This weekend Sage and a buddy loaded their (several hundred pound) wooden raft into the back of our pickup truck and we headed to the Kickapoo Valley Reserve, an 8,600 acre nature reserve here in the Driftless. The event was a Traditional Wisdom Celebration and Rustic Raft Rally, and the two homeschoolers had spent the previous weeks designing, testing, and perfecting a river raft to enter in the competition.
The challenge: to build a river-worthy raft using only natural and biodegradable materials; then navigate 2 1/2 miles of winding Kickapoo river. Crossing the finish line, teams had to be on or in their craft, with at least 1/2 of their bodies above water.
We even enticed our neighbor Alan (a traditional skills enthusiast, maker, and tinkerer extraordinaire) to come. He gave the boys most of the logs they used to construct their raft, so we dropped off a schedule of events thinking the day might be right up his alley.
We were right.
And while we drove the 45 minutes to the Reserve from our valley, Alan arrived by bicycle (of course he did)! He departed at 4 am, as one does, in order to arrive in plenty of time for the 9 am start. (Despite biking, he still managed to beat us there by nearly an hour.)
Although we went to the Reserve for the raft rally, the day offered so much more.
From wood carving to willow weaving demonstrations; flint knapping to cold forging; beekeeping to maple tapping talks; herbal remedies to a pit-cooked traditional meal, it was our sort of day in every possible way.
Best of all, this is our community. We saw lots of old friends (and made a few new ones), and whiled away the day talking, learning, and doing.
By mid-day, it was time to launch the rafts! Seven teams entered in all.
The entrants ranged from hastily lashed creations (enthusiastically thrown together at the last minute by scout troops) to gorgeous peg-and-beam constructions carefully engineered in the weeks leading up to the event.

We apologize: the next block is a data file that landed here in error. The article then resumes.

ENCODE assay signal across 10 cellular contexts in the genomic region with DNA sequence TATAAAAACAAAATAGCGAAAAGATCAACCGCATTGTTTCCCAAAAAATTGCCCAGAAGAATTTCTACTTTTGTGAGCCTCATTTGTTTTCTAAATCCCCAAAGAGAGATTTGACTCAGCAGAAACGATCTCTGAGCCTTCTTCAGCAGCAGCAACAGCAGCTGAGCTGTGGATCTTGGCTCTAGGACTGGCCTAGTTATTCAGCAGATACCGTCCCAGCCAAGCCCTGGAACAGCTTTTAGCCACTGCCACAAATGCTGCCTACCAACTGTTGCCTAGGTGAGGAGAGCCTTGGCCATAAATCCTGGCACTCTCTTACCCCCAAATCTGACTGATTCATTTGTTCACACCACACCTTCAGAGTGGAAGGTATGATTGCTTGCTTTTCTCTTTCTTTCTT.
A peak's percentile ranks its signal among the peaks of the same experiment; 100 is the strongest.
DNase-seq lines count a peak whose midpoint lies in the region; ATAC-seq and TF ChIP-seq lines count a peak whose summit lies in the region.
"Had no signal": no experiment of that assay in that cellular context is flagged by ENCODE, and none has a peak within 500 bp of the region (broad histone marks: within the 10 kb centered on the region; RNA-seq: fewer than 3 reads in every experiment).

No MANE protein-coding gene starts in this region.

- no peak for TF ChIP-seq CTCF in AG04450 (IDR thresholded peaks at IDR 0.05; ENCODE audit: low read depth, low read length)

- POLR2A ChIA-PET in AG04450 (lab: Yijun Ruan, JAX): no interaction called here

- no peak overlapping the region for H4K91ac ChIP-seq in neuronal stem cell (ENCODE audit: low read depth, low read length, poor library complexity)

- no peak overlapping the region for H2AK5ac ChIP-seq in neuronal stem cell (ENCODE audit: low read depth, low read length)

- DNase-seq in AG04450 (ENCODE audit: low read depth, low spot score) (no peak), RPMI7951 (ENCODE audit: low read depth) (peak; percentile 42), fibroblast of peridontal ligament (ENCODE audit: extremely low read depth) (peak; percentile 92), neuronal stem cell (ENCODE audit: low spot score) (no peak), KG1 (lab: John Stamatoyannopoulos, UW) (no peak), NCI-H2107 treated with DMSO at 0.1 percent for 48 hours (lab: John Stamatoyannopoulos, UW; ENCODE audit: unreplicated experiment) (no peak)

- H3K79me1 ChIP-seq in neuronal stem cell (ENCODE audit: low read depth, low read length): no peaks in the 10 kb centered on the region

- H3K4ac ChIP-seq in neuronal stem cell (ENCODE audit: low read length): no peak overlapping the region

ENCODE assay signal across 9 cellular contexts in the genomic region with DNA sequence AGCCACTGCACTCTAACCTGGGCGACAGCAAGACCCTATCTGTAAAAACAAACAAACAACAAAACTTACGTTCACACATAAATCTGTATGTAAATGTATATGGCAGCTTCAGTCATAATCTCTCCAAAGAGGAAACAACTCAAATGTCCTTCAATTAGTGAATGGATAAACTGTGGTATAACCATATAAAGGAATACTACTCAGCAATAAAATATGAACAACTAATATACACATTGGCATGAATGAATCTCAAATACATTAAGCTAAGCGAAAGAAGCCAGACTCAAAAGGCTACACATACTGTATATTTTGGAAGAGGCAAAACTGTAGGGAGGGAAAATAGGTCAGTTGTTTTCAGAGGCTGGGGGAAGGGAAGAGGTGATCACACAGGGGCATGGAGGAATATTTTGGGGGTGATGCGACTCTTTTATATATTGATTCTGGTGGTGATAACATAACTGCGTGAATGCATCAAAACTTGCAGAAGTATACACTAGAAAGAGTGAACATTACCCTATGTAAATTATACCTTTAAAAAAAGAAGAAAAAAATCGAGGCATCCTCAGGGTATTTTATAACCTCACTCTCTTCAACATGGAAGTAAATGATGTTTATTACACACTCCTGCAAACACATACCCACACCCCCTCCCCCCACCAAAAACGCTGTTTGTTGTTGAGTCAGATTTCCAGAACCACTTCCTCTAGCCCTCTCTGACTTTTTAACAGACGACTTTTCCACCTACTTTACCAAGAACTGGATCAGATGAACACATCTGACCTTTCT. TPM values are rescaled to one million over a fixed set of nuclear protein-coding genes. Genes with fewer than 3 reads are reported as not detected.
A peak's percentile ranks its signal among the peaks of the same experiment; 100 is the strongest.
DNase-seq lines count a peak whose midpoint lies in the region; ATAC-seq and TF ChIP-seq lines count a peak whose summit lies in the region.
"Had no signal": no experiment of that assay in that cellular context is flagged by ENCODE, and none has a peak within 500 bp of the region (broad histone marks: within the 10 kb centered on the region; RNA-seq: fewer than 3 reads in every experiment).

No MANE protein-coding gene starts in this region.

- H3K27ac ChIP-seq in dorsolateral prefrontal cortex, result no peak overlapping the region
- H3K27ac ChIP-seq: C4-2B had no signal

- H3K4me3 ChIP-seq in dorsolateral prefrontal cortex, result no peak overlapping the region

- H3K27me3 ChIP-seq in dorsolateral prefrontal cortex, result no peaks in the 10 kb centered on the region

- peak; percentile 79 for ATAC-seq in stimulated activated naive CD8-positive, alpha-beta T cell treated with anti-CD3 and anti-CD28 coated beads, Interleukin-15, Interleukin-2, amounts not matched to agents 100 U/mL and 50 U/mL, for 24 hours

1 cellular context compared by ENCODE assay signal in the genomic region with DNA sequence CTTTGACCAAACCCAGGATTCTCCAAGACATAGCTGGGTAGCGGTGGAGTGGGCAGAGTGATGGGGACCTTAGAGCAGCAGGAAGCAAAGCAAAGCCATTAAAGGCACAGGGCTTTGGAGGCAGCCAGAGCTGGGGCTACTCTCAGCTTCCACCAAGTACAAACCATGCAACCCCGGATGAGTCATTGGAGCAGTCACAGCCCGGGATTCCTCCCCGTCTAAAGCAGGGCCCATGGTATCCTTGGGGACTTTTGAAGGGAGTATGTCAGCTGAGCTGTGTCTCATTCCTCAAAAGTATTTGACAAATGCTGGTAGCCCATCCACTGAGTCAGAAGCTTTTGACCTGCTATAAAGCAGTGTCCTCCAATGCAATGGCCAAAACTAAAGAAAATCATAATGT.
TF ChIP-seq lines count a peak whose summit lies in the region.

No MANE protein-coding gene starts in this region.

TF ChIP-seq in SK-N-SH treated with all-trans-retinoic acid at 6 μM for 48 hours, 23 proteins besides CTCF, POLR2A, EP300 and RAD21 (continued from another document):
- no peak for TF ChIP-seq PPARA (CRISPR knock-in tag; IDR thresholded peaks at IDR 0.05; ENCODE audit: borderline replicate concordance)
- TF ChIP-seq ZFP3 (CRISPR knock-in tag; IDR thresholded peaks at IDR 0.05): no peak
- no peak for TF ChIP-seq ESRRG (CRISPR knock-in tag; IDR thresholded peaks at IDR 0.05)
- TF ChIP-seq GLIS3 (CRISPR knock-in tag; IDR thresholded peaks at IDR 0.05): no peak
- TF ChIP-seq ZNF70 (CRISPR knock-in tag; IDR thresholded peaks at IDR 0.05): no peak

And off we set, some by raft, some by kayak and canoe. Departure was chaos, as a few teams tested their rafts for the very first time and were surprised by the true buoyancy (or lack thereof!) of their craft, but within a few minutes things settled out and the peace of the river enveloped us.
From a functionality perspective, Sage and his friend’s raft were in the top tier. These two were among few teams who managed to ride above (rather than in) the water, standing up and poling the length of the route. Along the way were clusters of family and friends, cheering on all the teams as they passed. It was a sweet scene.
A couple of hours after putting in, Sage and his friend (and the six other teams) crossed the finish line: cold, wet, tired, and happy. Prize money was involved, keeping everyone smiling right up until the chilly finish.
Then it was time for more talks and demos, more visiting with old and new friends, and an exquisite pit-cooked meal.
At last, it was time to head home. Nearly 12 hours after we arrived at the Reserve, we dragged ourselves back to the truck: dirty, well-fed, over-sunned, and over-tired.
We headed home and collapsed into bed… some of us still smiling from the events of the day.